Whatever you choose, be sure they are well broken-in. Always plan to alternate shoes if you are going to be at the park more than one day. That way you will also have a spare if you have to deal with a broken strap, separated sole or other footwear malfunction. You can leave the spare back at the hotel or in the car if you drove. If you are really cautious, take extra footwear into the park with you and leave it in a locker. It will come in handy if you get your feet wet, as wet shoes are especially prone to chafing your feet.
Even if you choose your shoes well and keep them dry, someone in your party is likely to develop a blister. An adhesive bandage over the spot may be sufficient, but moleskin is much better. You can use moleskin whenever you begin to feel chafing. Moleskin bandages with precut holes are perfect if someone in your party actually develops a blister.
Be Prepared for Rain
Some families always hope for rain at the theme park, as wait lines shrink in inclement weather. Most guests will head to restaurants or shows, or even back to the room, but die-hard riders usually stick it out. Most rides will continue to operate in the rain, although all will shut down in case of lightning.
To make this plan workable, take your own inexpensive rain ponchos to the park. The cheap ones are lightweight, and you can throw them away after use. (They are almost impossible to fold up after being opened up.) Buy two or three for each member of your party. Now you're set.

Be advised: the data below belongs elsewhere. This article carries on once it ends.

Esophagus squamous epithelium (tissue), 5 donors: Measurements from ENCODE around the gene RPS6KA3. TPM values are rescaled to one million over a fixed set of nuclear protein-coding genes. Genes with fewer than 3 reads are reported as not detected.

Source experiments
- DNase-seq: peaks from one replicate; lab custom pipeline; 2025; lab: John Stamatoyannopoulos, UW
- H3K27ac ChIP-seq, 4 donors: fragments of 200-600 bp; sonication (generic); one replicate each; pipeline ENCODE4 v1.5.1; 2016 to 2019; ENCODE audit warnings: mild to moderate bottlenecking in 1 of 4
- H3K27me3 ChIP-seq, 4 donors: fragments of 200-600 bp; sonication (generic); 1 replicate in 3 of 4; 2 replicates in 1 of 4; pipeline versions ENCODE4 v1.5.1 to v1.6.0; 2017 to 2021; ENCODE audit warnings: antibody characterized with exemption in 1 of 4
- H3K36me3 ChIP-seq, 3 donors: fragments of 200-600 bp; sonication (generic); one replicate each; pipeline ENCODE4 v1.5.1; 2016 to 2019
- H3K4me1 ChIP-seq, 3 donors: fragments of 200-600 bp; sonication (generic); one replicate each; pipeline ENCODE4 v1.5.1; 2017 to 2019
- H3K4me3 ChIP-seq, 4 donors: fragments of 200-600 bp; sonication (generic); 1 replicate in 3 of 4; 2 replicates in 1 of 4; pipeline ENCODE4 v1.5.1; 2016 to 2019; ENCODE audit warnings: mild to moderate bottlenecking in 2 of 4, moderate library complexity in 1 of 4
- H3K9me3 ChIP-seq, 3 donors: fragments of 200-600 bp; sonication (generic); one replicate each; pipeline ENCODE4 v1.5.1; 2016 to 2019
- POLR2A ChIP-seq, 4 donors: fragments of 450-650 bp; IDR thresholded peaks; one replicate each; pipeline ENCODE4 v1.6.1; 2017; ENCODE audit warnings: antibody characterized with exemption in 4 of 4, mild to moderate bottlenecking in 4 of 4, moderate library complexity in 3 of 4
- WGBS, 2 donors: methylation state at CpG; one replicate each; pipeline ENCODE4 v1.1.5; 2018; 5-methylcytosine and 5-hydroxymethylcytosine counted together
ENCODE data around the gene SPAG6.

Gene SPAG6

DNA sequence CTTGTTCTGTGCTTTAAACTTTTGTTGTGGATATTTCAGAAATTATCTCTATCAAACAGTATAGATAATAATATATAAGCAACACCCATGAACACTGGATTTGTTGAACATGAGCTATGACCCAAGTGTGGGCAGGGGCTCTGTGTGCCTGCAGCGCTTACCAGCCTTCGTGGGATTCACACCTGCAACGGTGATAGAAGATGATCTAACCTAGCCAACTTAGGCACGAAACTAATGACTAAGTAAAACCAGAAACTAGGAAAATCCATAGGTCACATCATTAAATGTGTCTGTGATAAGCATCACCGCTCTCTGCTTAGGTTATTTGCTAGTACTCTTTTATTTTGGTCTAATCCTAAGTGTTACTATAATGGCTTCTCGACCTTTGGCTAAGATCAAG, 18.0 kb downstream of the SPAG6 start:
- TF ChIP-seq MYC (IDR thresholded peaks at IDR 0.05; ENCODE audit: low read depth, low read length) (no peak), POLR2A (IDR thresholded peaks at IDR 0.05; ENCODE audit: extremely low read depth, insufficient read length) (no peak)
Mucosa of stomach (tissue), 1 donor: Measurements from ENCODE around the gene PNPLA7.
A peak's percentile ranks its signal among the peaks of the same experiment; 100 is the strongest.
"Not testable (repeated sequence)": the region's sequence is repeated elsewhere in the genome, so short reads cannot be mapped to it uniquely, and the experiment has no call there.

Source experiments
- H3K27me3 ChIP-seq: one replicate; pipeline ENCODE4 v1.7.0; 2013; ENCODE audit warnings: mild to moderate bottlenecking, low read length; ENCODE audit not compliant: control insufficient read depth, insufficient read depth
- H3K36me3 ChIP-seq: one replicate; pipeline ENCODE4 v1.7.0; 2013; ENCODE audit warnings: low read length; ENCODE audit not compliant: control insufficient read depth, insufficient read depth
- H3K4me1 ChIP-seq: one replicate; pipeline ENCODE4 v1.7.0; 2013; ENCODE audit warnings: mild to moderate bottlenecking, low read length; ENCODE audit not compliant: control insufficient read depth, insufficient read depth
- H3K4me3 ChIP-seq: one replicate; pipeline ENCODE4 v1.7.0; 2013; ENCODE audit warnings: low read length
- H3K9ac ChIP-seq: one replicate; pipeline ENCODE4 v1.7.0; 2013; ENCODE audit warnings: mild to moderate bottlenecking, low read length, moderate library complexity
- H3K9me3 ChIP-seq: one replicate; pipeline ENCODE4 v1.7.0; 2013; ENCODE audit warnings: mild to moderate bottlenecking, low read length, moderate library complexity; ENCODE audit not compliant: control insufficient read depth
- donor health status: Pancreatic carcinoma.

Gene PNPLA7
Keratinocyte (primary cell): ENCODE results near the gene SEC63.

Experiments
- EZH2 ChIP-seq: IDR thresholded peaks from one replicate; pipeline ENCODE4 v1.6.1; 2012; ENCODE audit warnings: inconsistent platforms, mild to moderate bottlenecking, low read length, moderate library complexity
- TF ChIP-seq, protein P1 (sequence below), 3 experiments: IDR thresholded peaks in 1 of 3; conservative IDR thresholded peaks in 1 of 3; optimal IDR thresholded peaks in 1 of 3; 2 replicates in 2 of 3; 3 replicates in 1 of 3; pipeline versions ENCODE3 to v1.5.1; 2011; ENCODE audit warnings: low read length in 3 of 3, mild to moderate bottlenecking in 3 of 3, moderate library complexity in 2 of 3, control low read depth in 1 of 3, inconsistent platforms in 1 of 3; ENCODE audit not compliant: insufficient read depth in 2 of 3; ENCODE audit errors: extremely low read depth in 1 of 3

Stay hydrated, and be sun safe.
Heat is one of the greatest barriers to enjoying theme parks. Orlando can be especially hot and humid. In order to enjoy yourself and stay safe, you will need to take precautions.
Most theme park restaurants and drink stands will give you a cup of free water if you ask. To be on the safe side, carry a bottle of water for each visitor, and refill at water fountains, or carry collapsible cups.
Don't forget the sunscreen. If you are visiting in the summer, try to keep everyone in hats. For kids, I like the ones with a flap that protects the vulnerable neck and ears. They are practical and super cute, too.
Use a Credit Card With Benefits
Some theme parks offer perks if you book with and use a special credit card. For Disney, it is currently the Disney Premier Visa, which offers discounts on dining and gift shop purchases, as well as special character meet-ups. For Universal, it is American Express, which offers similar discounts as well as access to VIP Lounges, which provide a place to rest and have free beverages and snacks during the afternoon.
Benefits may change, so check before you go, and always read the fine print.
More About Travel With Grandchildren
If you are looking for a fun place to take the grandchildren, don't overlook smaller theme parks, such as the newer Legoland and Thomas Land parks. In addition, many older theme parks, like Knott's Berry Farm, offer solid entertainment value. Still, most grandparents and grandchildren are going to have their hearts set on visiting one of these major attractions:
Whether you are visiting a theme park, a national park or another destination, try out these travel tips:
- 10 Travel Mistakes to Avoid When Traveling With Grandchildren
- Travel With Grandchildren Both With and Without Parents
- Managing Multigenerational Vacations